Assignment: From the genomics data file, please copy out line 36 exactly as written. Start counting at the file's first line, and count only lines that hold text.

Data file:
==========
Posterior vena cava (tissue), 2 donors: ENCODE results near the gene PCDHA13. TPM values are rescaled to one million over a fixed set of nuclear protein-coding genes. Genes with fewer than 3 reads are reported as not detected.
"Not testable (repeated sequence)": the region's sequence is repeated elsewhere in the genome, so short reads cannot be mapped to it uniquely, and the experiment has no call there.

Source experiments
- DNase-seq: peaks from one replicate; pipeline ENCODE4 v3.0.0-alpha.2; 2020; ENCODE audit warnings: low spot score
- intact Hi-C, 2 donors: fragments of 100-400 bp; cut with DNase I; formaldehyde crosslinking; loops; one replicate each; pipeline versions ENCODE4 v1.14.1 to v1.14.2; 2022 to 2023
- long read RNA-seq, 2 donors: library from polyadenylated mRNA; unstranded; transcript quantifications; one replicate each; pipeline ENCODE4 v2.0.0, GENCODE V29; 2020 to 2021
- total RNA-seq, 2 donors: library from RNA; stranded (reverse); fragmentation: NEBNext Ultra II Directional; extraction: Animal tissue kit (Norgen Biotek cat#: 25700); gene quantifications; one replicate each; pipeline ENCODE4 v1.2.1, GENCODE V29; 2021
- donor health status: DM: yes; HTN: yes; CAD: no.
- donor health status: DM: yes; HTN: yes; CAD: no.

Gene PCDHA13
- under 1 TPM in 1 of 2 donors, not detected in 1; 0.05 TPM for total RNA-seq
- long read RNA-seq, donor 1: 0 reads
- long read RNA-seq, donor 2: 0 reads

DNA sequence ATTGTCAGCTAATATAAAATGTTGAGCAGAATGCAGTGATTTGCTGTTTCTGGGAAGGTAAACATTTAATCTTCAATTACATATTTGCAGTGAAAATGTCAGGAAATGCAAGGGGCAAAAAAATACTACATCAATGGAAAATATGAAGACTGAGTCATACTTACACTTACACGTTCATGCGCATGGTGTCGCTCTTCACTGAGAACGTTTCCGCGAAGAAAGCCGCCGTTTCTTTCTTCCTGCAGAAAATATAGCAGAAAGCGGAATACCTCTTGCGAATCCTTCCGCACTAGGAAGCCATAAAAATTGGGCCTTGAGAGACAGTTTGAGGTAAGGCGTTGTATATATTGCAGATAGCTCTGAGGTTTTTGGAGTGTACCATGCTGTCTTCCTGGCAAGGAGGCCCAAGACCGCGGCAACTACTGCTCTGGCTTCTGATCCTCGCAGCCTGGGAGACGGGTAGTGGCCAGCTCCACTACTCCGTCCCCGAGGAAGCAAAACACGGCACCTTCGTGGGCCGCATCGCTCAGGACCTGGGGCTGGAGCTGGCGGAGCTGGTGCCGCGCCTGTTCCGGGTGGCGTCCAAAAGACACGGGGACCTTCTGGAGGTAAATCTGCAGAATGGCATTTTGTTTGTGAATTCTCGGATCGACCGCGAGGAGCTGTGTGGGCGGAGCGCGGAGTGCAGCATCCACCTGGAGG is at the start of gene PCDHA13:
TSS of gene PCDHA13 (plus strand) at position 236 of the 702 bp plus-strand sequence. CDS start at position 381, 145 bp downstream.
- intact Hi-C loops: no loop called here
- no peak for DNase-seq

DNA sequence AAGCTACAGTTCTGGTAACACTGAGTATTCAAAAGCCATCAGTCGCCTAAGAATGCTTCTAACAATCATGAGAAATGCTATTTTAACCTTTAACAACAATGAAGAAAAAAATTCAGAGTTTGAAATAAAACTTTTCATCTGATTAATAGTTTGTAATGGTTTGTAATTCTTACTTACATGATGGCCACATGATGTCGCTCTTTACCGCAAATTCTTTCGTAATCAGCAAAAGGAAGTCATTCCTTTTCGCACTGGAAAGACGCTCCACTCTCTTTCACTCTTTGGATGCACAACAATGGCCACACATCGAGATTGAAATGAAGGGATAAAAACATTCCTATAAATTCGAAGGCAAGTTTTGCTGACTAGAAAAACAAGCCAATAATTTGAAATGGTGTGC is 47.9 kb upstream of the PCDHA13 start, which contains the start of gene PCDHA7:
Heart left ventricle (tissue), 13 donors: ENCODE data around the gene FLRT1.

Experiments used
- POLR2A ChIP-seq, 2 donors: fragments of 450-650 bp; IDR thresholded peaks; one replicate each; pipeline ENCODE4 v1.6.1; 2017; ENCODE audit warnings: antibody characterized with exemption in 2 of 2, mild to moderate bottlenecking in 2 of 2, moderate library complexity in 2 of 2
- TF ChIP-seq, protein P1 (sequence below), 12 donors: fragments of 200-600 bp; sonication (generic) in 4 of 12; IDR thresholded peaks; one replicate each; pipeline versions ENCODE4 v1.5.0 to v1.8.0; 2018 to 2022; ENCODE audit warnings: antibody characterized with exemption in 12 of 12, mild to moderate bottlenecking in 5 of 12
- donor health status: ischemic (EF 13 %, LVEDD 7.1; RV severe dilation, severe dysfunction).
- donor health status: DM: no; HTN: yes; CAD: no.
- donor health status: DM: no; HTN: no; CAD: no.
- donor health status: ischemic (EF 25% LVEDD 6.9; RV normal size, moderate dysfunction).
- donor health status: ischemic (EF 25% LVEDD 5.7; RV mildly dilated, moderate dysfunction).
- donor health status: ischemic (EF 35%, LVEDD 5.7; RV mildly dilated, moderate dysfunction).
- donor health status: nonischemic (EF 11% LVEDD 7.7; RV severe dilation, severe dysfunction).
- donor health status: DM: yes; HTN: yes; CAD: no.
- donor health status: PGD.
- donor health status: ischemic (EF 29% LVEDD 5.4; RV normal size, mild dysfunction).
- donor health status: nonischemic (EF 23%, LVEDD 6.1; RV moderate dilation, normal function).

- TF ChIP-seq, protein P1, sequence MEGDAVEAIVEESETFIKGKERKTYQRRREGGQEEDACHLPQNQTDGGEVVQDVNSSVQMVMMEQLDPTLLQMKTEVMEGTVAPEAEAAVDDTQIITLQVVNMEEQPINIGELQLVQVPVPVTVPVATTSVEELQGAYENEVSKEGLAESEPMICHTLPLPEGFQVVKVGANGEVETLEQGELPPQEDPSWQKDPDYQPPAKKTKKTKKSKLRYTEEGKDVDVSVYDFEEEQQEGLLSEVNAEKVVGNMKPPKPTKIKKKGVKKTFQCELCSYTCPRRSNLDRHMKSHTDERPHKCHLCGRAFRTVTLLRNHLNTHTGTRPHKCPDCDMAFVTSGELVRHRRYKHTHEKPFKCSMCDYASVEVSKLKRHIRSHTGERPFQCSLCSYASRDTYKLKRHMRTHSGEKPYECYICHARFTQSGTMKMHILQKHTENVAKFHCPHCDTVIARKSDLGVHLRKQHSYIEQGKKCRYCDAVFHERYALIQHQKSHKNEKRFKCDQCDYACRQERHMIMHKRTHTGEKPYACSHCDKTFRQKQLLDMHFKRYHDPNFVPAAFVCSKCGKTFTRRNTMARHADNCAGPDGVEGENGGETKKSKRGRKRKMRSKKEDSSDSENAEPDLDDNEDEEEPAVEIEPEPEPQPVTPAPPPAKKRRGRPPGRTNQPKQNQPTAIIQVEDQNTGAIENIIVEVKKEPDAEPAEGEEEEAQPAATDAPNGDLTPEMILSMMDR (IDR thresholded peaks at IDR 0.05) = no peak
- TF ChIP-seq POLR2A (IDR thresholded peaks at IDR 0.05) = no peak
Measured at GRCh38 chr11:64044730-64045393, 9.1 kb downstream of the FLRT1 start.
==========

Measured at GRCh38 chr11:64044730-64045393, 9.1 kb downstream of the FLRT1 start.